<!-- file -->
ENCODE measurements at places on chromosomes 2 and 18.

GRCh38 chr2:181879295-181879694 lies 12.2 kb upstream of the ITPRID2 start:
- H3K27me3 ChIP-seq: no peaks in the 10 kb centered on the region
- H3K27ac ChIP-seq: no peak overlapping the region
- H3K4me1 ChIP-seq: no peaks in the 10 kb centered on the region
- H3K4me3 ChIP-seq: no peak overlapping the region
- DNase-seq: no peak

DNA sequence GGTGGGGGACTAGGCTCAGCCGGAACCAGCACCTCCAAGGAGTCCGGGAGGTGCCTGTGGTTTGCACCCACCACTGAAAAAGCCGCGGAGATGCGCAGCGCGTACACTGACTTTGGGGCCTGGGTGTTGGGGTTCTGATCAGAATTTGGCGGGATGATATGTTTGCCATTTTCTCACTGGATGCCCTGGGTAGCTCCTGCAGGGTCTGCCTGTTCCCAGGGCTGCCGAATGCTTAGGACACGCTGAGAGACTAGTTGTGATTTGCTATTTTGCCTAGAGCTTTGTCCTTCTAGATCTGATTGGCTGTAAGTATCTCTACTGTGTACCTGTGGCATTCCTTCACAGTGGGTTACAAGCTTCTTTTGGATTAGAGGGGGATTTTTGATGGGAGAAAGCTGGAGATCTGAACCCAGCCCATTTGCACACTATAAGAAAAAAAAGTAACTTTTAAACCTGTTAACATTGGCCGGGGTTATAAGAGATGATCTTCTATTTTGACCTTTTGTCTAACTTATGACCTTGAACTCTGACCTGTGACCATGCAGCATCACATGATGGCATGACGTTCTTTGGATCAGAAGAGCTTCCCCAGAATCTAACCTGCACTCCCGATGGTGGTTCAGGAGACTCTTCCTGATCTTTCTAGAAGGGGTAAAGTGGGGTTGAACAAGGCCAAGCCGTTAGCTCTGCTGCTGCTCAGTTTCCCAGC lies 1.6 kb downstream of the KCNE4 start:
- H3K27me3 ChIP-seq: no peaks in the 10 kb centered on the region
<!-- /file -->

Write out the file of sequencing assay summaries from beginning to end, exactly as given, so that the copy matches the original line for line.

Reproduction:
ENCODE measurements at places on chromosomes 2 and 18.

GRCh38 chr2:181879295-181879694 lies 12.2 kb upstream of the ITPRID2 start:
- H3K27me3 ChIP-seq: no peaks in the 10 kb centered on the region
- H3K27ac ChIP-seq: no peak overlapping the region
- H3K4me1 ChIP-seq: no peaks in the 10 kb centered on the region
- H3K4me3 ChIP-seq: no peak overlapping the region
- DNase-seq: no peak

DNA sequence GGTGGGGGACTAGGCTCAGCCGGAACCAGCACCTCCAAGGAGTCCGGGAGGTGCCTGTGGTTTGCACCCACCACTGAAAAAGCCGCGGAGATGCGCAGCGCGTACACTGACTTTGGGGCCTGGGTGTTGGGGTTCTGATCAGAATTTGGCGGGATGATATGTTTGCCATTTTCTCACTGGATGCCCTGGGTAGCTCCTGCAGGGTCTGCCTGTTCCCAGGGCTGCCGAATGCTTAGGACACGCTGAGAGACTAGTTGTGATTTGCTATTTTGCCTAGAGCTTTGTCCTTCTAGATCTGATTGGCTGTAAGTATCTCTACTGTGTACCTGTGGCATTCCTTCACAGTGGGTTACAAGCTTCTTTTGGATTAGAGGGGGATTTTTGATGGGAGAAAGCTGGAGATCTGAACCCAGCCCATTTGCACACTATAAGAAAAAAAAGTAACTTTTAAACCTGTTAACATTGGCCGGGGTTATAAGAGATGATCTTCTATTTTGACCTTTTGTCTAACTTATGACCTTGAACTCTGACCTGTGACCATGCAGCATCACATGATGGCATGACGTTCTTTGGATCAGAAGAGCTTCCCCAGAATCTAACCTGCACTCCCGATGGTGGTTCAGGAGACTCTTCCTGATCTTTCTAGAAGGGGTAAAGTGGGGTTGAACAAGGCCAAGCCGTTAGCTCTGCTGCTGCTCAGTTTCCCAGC lies 1.6 kb downstream of the KCNE4 start:
- H3K27me3 ChIP-seq: no peaks in the 10 kb centered on the region